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The Richness of Collecting
by Dario Bollacasa

Richness in this case, doesn't necessarily imply money (though many collectors make a lot of money out of what they collect). What I'd like to submit to you is the notion that collecting is exceedingly varied and practically every member of the "Animal Kingdom" exhibits collecting tendencies. It might be that the collecting is so deeply buried in our "reptilian" part of the brain, that we are not even conscious of its hold on us.  If you don't think you are part of the "collecting community" just look into your garage or cellar or attic. Surely you are collecting some junk!

Birds do collecting, as well as mammals of every kind, and humans naturally. Some of the reasons for collecting are purely driven by sexual imperatives, some are esthetic and many are both.

Take the bowerbird (one of the Ptilonorhynchidae). This usually esthetically uninteresting bird goes to great lengths to collect materials to embellish his bower where he (the male, that is) does elaborate dances to attract a mate for procreation. The collecting he does, is to make the bower interesting for the female and to keep her around long enough to go through his dance routine.

We know that many hoofed mammals collect females for the purpose of reproduction and those collections are cutely known as harems, the same term used for the place where Moslem potentates of yore collected women, for pleasure and procreation. The elks have harems, and so do deer and antelopes and even the non-hoofed sea lions and elephant seals.

Leaving aside the fact that humans collect all sorts of things, beside other humans, we all are familiar with collecting stamps, coins, wines, real estate, antiques, stocks and so on.

I used to collect stamps as a child. It turned out to have several un-anticipated consequences: I learned a lot of geography and history. That learning has helped a lot in doing crossword puzzles and playing along on the Jeopardy Show. The coin collecting was an attempt at "investing" in coins, with the result that I now have lots of rolls of pennies, dimes, nickels etc. that in total will keep me in "lattes" for a couple of months.

Some men collect women, even in modern times: see Hugh Hefner, Wilt Chamberlain and some Hollywood "heavies". What is less known is that women collect men as well. Some women from ancient times were very famous collectors of men: Livia, Messalina, not to mention Catherine The Great.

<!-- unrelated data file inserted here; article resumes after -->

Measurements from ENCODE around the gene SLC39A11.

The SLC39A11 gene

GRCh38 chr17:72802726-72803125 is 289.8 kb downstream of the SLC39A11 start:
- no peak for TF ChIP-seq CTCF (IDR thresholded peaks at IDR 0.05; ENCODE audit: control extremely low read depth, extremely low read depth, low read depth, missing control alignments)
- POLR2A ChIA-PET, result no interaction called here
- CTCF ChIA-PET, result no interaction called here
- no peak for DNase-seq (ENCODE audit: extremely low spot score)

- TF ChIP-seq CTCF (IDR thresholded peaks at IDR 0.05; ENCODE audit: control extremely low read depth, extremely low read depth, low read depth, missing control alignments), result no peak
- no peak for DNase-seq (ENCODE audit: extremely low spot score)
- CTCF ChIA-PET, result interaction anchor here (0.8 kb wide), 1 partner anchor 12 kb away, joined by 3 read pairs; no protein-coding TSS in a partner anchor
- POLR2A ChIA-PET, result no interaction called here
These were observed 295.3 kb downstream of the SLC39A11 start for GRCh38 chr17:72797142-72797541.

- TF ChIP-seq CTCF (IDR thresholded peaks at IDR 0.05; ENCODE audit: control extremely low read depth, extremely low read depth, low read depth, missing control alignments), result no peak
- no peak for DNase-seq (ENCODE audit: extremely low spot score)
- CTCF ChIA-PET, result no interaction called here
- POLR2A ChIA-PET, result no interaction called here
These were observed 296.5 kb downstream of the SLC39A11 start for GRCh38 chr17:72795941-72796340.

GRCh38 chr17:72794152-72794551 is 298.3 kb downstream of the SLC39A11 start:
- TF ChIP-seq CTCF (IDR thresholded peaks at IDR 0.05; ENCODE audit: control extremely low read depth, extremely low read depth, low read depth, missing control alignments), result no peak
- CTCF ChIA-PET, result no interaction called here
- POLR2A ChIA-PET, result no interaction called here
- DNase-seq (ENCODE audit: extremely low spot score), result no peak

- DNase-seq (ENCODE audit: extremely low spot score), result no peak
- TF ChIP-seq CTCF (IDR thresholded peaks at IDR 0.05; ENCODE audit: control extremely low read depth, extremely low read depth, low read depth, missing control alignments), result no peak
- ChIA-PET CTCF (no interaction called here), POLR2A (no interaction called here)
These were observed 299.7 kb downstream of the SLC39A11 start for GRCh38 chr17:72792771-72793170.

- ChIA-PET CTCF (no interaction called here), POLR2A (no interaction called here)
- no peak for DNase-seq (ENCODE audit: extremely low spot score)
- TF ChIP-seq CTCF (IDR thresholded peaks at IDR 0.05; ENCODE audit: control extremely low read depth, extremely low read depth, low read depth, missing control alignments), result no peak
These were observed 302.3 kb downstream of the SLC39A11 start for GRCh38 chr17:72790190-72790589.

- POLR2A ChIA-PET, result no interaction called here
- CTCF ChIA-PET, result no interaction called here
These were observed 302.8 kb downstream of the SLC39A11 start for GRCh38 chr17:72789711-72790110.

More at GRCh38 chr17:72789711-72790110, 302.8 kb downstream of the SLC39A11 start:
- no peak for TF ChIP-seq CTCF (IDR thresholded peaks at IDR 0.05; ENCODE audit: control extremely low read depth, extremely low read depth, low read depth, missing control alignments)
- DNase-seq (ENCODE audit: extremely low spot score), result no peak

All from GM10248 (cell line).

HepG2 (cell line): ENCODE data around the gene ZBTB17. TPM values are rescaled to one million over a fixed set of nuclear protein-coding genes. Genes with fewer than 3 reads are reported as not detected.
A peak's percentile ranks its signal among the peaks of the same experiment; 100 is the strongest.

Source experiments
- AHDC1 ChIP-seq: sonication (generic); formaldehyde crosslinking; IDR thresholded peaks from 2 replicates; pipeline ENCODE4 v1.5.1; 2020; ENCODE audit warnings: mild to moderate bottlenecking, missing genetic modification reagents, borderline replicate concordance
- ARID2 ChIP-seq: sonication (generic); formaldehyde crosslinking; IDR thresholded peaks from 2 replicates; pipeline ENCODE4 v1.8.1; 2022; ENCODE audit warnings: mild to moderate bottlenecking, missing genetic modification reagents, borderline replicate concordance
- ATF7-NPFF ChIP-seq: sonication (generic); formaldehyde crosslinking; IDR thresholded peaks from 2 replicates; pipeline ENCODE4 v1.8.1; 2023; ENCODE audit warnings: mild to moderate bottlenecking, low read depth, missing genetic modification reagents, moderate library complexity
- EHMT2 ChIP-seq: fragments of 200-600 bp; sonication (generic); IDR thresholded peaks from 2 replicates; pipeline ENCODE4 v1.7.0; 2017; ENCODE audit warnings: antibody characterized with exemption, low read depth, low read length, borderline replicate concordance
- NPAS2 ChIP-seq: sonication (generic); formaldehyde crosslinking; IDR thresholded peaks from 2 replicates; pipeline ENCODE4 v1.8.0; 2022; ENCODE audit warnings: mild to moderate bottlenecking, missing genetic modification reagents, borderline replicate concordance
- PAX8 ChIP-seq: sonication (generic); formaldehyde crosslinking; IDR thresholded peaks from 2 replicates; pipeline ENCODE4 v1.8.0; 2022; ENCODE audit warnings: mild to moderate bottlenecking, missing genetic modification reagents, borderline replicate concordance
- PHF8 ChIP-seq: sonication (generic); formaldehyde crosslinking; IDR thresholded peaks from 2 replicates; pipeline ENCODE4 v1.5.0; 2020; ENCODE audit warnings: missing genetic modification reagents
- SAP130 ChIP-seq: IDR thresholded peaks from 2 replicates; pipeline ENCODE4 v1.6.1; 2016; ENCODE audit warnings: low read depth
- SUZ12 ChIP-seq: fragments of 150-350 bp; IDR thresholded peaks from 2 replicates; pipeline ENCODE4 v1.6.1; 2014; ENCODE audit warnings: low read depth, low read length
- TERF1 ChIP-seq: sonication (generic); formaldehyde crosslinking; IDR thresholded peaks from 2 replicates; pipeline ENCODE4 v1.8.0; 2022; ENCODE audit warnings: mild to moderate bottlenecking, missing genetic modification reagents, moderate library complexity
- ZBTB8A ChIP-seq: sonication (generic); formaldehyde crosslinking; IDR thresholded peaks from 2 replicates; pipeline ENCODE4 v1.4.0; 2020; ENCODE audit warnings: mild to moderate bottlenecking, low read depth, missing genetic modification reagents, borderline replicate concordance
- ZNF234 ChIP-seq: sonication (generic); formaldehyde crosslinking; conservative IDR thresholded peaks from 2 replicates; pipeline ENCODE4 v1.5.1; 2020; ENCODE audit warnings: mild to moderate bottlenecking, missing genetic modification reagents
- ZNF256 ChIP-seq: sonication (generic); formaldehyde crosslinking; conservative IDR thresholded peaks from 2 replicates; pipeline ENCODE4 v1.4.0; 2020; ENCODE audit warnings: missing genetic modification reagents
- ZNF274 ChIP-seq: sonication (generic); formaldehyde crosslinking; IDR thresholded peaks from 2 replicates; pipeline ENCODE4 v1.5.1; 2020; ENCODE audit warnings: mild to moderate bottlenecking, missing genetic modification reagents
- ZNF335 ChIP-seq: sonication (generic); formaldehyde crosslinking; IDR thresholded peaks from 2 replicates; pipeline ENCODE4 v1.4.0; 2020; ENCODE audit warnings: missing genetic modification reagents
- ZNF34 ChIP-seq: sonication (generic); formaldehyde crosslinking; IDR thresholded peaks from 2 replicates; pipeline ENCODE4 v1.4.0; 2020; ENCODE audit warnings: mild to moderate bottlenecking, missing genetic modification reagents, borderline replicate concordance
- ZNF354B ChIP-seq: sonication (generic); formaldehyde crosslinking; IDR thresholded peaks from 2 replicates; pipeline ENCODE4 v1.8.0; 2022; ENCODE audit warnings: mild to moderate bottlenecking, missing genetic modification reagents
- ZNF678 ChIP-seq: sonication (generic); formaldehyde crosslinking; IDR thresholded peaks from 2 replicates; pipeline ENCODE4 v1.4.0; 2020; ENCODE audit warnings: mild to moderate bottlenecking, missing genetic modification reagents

In more recent times an interesting collector has been Elizabeth Taylor. She seems to like collecting husbands, and diamonds too. She has been married eight times to seven husbands. Zsa Zsa Gabor seems to hold some sort of record for collecting husbands, nine in all. Not far behind are: Lana Turner with eight, Ava Garner with seven and Rita Hayworth with five.

I suppose that one would be able to compile several lists of husband collecting, and it would be interesting to have a definitive list, but that may be a useless exercise since the current crop of Hollywood heavy hitters are more apt to have relationships than out-and-out marriages. Perhaps the cost of divorce settlements is a deterrent. It appears that Hollywood male "heavies" are less likely to collect wives than Hollywood female "heavies" are likely to marry. Artie Shaw, in the heyday of Hollywood, married eight wives, but he was an odd ball. Eddie Fisher, Frank Sinatra and John Huston collected five wives each, and Johnny Carson, in spite of all his complaining on his late night show about the high cost of getting a divorce, went to the altar a mere four times.

But, one of the most endearing stories of collecting that I have come across recently was described by a friend who now lives in the High Desert of Central Oregon. She moved there from the East Coast. She encountered  a little rodent known as a pack rat (Neotoma cinerea). I shamelessly quote from one of her description relating to one of her paintings and how it relates to the pack rats.

"…..The cabin came with a family of pack rats. I began researching them and am endlessly fascinated by how they go about their lives. They are like nature's little folk artists, always searching for interesting items to bring back to their nest, constantly arranging things, adding new treasures. They also preserve their collections so they last for hundreds of years. Scientists in the west have studied some big pack rat nests and unearthed items nearly a century old. They have found plant species that no longer exist in the area but were collected and preserved by packrats many years ago! They create their own time capsules!

Many packrats make their nests at the base of old juniper trees. In my painting, the woman's lower body is a juniper tree and then I put all the things of mine that I would put in my nest, things I have that I collect and / or would not want to be without."



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